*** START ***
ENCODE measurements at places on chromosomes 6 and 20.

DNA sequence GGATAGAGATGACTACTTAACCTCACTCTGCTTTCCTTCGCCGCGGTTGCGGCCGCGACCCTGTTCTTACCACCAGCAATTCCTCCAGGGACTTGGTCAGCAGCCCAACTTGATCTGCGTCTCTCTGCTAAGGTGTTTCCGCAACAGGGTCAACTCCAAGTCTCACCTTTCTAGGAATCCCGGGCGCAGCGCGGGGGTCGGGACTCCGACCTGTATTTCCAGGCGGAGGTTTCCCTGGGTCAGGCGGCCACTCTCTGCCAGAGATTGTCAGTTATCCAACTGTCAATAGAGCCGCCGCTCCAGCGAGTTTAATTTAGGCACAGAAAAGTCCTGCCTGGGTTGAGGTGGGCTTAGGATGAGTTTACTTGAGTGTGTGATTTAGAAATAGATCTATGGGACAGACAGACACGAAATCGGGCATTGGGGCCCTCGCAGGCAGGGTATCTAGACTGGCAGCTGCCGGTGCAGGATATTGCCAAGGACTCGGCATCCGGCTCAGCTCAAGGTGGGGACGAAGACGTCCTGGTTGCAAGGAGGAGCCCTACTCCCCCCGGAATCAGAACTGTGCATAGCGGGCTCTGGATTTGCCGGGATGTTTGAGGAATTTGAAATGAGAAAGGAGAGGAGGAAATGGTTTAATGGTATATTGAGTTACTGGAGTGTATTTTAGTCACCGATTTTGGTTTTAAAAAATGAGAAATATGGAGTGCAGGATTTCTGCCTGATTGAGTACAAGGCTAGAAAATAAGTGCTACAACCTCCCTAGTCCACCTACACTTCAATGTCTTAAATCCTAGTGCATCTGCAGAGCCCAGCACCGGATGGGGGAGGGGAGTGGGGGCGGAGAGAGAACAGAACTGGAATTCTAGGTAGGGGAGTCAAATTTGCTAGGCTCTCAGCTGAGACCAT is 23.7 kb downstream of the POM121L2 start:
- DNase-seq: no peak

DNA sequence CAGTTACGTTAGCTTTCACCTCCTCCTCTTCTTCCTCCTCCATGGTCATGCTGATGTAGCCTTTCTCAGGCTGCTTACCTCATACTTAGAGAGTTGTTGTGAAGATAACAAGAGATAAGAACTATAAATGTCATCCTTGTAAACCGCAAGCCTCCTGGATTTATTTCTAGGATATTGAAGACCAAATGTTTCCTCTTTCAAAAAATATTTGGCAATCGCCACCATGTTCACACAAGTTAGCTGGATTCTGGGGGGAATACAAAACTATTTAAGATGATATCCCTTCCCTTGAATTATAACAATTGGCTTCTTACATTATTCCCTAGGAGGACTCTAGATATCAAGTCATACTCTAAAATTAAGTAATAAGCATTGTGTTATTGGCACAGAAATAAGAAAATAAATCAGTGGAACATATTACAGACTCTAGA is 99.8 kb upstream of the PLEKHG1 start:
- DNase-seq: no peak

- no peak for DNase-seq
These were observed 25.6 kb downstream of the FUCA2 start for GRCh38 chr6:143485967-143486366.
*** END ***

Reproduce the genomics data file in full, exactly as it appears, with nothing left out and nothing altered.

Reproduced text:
ENCODE measurements at places on chromosomes 6 and 20.

DNA sequence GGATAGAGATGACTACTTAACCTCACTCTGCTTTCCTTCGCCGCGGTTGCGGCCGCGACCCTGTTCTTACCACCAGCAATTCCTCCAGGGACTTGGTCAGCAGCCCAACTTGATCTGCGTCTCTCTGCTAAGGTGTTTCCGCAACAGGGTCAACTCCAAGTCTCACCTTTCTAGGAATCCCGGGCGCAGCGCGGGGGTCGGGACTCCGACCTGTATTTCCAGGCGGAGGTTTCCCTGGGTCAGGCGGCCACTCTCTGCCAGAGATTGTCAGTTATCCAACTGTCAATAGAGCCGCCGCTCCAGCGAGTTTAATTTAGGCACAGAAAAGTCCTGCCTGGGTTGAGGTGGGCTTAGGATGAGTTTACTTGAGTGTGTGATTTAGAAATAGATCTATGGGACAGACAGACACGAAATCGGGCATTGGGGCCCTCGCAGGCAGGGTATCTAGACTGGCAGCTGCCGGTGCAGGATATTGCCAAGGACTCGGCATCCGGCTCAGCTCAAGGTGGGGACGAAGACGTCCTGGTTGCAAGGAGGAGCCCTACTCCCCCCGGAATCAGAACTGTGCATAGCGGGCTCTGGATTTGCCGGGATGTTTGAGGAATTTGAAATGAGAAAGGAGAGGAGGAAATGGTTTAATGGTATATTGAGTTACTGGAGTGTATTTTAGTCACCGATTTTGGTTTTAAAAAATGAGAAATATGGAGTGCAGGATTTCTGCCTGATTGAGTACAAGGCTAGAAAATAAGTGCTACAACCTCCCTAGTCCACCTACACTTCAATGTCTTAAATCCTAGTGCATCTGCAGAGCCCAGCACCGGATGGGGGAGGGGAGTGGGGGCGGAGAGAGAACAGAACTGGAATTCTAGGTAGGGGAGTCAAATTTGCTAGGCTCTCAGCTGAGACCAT is 23.7 kb downstream of the POM121L2 start:
- DNase-seq: no peak

DNA sequence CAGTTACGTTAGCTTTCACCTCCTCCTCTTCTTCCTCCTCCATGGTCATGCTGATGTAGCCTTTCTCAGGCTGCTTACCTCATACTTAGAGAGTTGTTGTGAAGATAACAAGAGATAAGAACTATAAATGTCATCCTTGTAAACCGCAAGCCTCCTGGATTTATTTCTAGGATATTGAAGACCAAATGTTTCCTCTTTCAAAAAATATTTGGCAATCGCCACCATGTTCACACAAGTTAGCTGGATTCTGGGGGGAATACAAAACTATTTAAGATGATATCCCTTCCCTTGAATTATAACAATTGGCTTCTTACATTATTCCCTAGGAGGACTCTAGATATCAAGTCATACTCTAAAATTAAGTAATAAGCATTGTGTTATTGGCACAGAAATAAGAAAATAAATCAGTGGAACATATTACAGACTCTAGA is 99.8 kb upstream of the PLEKHG1 start:
- DNase-seq: no peak

- no peak for DNase-seq
These were observed 25.6 kb downstream of the FUCA2 start for GRCh38 chr6:143485967-143486366.